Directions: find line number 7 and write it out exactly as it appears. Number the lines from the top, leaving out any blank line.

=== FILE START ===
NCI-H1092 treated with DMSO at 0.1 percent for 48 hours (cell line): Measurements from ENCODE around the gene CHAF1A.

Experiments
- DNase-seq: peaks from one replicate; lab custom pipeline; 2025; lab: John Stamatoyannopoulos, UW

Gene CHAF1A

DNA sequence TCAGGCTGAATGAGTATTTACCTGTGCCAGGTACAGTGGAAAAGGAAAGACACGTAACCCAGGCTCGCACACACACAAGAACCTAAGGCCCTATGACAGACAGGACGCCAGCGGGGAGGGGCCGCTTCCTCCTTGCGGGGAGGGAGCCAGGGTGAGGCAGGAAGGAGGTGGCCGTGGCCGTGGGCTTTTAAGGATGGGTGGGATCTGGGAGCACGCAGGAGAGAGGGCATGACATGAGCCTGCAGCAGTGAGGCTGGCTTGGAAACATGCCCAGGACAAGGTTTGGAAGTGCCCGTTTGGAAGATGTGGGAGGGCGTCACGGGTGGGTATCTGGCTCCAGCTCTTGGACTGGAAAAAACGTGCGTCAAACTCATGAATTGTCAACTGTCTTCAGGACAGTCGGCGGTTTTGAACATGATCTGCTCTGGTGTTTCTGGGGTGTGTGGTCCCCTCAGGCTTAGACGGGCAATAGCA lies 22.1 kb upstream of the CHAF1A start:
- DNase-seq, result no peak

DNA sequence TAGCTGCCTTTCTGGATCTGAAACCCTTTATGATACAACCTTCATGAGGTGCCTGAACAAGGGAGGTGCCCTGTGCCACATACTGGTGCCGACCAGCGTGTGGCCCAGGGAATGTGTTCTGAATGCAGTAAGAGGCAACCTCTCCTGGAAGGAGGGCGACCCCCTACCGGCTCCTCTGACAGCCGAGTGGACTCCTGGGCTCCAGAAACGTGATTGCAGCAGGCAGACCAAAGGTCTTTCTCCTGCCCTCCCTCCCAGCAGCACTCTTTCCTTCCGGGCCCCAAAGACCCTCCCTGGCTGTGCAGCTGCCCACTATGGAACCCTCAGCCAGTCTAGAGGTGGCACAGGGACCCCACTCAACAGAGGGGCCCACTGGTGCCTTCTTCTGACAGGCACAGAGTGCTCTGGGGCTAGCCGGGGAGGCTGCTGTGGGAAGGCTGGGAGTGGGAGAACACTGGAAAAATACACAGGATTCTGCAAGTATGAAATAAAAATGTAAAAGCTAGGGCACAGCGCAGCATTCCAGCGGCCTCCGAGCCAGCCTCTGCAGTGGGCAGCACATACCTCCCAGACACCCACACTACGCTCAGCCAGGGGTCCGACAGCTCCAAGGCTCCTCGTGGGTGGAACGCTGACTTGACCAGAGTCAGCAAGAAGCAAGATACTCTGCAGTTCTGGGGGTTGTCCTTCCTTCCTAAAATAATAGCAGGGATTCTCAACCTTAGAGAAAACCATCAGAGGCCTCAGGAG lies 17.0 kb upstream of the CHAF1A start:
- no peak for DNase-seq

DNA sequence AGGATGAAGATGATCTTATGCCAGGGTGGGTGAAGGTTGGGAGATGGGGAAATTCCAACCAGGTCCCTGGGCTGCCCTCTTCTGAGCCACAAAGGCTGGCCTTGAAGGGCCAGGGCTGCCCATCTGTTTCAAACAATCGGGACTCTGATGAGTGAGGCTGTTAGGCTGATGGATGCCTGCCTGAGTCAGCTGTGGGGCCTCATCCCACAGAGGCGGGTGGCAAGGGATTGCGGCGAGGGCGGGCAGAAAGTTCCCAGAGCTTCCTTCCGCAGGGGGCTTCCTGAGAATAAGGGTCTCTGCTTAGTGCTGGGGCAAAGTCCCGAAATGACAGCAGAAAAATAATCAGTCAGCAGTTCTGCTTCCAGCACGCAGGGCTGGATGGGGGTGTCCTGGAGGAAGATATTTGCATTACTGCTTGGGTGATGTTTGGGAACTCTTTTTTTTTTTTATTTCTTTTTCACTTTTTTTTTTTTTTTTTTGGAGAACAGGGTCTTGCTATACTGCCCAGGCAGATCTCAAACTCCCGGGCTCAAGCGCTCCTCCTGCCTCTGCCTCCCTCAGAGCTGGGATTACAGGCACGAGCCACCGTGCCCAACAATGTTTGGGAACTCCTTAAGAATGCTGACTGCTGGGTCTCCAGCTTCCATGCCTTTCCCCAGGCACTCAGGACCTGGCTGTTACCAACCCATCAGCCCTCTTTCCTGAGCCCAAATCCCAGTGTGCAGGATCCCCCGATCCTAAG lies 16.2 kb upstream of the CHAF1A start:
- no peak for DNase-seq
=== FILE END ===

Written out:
DNA sequence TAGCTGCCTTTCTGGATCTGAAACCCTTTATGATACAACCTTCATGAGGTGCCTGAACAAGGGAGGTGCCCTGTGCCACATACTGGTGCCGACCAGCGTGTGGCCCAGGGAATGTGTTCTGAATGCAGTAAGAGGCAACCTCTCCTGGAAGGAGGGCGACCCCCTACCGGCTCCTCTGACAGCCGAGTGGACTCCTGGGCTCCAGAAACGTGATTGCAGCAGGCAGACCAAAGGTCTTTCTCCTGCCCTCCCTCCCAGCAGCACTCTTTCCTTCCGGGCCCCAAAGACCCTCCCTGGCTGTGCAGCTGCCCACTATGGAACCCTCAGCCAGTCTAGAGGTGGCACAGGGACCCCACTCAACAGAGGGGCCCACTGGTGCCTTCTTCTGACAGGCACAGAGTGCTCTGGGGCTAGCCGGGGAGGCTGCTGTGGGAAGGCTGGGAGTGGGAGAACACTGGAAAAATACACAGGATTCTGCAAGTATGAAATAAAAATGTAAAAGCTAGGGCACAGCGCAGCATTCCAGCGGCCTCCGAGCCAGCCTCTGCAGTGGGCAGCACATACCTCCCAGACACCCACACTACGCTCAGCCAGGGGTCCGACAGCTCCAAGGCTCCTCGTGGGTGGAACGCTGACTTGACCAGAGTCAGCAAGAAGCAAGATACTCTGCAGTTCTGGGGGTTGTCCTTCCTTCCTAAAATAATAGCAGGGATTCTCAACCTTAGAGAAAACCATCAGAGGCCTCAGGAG lies 17.0 kb upstream of the CHAF1A start: